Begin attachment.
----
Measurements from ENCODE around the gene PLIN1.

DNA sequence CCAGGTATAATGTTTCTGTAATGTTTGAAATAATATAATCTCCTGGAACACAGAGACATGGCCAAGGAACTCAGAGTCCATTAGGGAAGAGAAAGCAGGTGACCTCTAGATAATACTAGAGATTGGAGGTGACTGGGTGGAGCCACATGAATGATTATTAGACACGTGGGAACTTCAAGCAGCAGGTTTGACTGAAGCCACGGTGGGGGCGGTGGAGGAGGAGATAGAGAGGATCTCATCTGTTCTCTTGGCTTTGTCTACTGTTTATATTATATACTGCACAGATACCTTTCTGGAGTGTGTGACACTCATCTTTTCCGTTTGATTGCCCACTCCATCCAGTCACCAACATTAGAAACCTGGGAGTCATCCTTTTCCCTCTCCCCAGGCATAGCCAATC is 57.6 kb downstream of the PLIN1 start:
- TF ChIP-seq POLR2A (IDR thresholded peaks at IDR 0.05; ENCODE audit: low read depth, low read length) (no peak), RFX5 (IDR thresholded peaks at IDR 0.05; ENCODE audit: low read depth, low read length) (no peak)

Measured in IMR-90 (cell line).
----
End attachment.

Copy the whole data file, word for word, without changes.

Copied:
Measurements from ENCODE around the gene PLIN1.

DNA sequence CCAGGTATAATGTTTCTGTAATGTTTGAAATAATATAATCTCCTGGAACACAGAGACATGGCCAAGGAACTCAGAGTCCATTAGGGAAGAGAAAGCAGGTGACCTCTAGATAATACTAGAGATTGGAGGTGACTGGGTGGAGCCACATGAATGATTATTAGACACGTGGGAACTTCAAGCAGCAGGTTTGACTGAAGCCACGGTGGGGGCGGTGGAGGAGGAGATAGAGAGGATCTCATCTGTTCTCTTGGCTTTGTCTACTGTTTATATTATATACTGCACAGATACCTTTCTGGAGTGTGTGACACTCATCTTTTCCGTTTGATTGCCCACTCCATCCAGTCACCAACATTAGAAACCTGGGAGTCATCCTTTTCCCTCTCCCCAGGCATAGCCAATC is 57.6 kb downstream of the PLIN1 start:
- TF ChIP-seq POLR2A (IDR thresholded peaks at IDR 0.05; ENCODE audit: low read depth, low read length) (no peak), RFX5 (IDR thresholded peaks at IDR 0.05; ENCODE audit: low read depth, low read length) (no peak)

Measured in IMR-90 (cell line).